The last panel I attended was the most boring panel I have ever attended at any science fiction convention. Now with a title like Civil Disobedience: Occupy Wall Street and the Tea Party Movement you would expect there to be an invigorating debate between the panelists and between the panelists and the audience. However, this panel was run by the brown shirts. No audience participation was allowed. There was a short period at the end where 5 people were identified and allowed to ask one question each with no follow up or commentary by the questioners permitted. In short, this panel was a total waste of time for the audience.

In summary, I’d say that the best things about Capricon were:

  • The accidental meetings
  • The conversations in the halls
  • The food in the green room
  • Prowling the Dealers Room
  • Checking out the art show
  • How well my The Art of the Exploration of Space presentation went and the ensuing conversations
  • Being on the Pluto panel with Brother Guy Consolmagno, Bill, and Steven
  • Friday lunch in the Green Room with Brother Guy, Bill Higgins, and Henry Spencer
  • Drafting Kent Nebergall to serve on the Space Shuttle panel.

Only one more year until Capricon 33!

Part 2: The Photography Exhibition at the Prairie Art Center, Schaumburg IL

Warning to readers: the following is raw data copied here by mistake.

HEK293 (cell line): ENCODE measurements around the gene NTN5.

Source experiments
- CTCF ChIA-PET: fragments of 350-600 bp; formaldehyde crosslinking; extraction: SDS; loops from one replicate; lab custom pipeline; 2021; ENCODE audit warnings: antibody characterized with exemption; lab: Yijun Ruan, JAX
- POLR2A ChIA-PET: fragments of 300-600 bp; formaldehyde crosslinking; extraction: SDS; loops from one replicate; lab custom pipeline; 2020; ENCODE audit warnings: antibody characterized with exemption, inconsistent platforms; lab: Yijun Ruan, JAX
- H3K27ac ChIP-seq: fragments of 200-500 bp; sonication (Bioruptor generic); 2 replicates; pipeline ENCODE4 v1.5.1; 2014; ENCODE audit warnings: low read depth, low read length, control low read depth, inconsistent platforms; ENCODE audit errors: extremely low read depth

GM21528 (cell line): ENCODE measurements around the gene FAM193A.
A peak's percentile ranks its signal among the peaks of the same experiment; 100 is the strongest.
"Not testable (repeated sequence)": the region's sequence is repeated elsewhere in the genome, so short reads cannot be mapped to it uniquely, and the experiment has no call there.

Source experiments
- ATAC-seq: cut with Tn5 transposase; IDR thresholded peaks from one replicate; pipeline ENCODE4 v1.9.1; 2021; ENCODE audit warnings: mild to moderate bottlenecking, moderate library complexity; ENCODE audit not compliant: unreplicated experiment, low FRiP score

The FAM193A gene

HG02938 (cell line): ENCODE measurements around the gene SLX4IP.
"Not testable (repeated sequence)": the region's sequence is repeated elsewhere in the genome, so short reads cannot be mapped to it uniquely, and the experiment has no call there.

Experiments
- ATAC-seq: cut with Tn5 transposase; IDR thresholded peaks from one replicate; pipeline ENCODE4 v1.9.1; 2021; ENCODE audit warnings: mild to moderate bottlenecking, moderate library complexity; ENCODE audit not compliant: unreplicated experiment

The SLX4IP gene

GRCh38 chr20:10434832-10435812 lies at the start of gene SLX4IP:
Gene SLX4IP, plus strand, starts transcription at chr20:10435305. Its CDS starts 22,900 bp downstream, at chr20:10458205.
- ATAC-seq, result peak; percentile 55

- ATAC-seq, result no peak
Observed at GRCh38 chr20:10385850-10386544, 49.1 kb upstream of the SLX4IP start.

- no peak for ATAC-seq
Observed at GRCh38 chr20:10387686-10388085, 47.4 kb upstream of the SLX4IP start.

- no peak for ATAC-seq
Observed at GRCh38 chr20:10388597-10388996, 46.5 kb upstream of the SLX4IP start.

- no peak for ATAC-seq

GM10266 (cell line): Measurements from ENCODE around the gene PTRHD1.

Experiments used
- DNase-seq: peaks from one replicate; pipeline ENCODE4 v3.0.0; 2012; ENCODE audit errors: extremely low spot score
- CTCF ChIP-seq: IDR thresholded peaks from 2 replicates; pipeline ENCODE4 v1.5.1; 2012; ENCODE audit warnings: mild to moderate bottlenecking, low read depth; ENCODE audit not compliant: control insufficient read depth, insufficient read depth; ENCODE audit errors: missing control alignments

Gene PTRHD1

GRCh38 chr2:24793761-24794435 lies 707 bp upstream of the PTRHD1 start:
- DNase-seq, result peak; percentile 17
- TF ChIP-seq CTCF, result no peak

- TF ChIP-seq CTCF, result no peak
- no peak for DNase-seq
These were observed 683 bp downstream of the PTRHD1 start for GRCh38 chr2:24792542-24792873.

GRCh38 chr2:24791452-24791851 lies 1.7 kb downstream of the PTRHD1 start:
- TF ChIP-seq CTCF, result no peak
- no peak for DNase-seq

Departing Capricon, I swung by home to grab a bite to eat and then headed over to the Prairie Art Center to take in a photography exhibition that was opening that night in the Herb Aigner Gallery. Titled Flowers in Our Soul, the show is devoted to artistic photographs of flowers and consists of 27 separate works. The photographers that I identified as having work on display in the show are Maria Aiello, Mary Angelini, Debbie Beller, Cindy Brumm, Susan Couch, Randee Lawrence, and Karie Strangeway. I had the opportunity to speak with several of them about their work. I was also curious to learn whether they printed their own work or used an outside service. If you would like to see the show, it runs through the end of February. See Prairie Center for the Arts, Schaumburg IL.

The Illustration

To illustrate this post I decided to use a piece of science fiction art that I just added to my web site. Titled The Flyers of Fomalhaut b, it is an imagining of what the life of exoplanet Fomalhaut b is like (note: not only is there no evidence of life on this planet, there is some question as to whether or not the planet even exists). Fomalhaut b appears to be a Jupiter-like planet that is about three times more massive than Jupiter and which orbits the star Fomalhaut once every 872 years. By comparison Pluto takes 248 years to complete an orbit of the Sun.

For more about this digital painting, see The Flyers of Fomalhaut b.

Until next time, Ad Astra, Jim